Chef with Down syndrome opens food truck
FORT WORTH, Texas — Austin Underwood opened the back latch of his truck and swung open the doors.
He grazed the shining surfaces with his hands, and his face broke into a big grin.
“This is it,” he said. “This is where we’ll do our cooking.”
Fort Worth’s newest food truck is the creation of the 37-year-old Underwood, who has Down syndrome and has long dreamed of working as a professional chef and owning a restaurant. Called Austin’s Underdawgs, the rolling restaurant will serve hot dogs with inventive toppings such as “dawg sauce,” a raspberry chipotle barbecue-flavored concoction.
Underwood’s face is sketched on the side of the food truck, alongside the words, “Dream,” “Slurp,” and “Yum.” For now, the truck is available for catering by reservation only.
To many, Underwood is already a familiar face in Fort Worth, where he works as a host and greeter at Campisi’s, the west-side Italian restaurant.
Owner David Campisi hired him shortly after the restaurant opened three years ago. The two have grown close, talking by phone every night Underwood works and frequently dressing in matching blazers.
“Austin knows everybody,” Campisi said. “He represents the Campisi’s culture very well. We are all about handshakes and hellos. He comes to work every single day with a sense of urgency and a great attitude. His attitude is very infectious, not just for the Fort Worth restaurant but our entire company.”
CONNOISSEUR OF HOT DOGS
Underwood first announced he wanted to work as a chef at age 21, while attending a vocational college in New Mexico for students with special needs. Instructors trained him to work as a prep chef in the school’s cafeteria, and by the second semester, he was running the stir fry station.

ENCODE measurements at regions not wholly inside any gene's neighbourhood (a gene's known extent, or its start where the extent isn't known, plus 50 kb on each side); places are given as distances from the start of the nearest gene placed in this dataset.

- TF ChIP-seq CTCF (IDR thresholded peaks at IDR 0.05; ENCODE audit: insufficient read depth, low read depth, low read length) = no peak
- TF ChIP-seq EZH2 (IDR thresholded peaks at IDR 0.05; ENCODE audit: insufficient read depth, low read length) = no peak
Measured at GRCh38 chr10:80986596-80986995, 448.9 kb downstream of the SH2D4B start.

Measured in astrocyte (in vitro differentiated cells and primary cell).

When he returned home to Texas, he landed jobs at McDonald’s, a small café, Albertson’s grocery store, and eventually Campisi’s, where he will continue to work while running Underdawgs.
To prepare for his new venture, Underwood spent two days learning the ins and outs of frankfurters at Vienna Beef’s Hot Dog University in Chicago. He and his mom then developed the menu with the help of family and friends, who served as taste testers.
So far, the crowd favorite has been The Straw Dog, a frankfurter with dawg sauce, bacon bits and crispy onion straws, served on a toasted bun.
“Everyone raves about The Straw Dog,” Jan Underwood said.
‘LIFE-CHANGING FOR HIM’
Vegetarians can enjoy The Un-Dawg, a bun packed full of avocado, tomatoes, jalapenos, black olives, sriracha sauce, cilantro and Fritos. The Italian Dawg comes with tomato meat sauce and mozzarella cheese.
All hot dogs are $3 or $4.
Proceeds from Underdawgs will not only help her son fulfill his dream of owning a restaurant, Jan Underwood said, but proceeds from the truck will raise money for a cause important to the family. The Underwoods hope to open a vocational school for people with special needs in Texas similar to the one Austin attended in New Mexico.
“That was life-changing for him, to be able to live on his own and decide what he wanted to do with his life,” she said. “Everyone with Down syndrome should have the same opportunity.”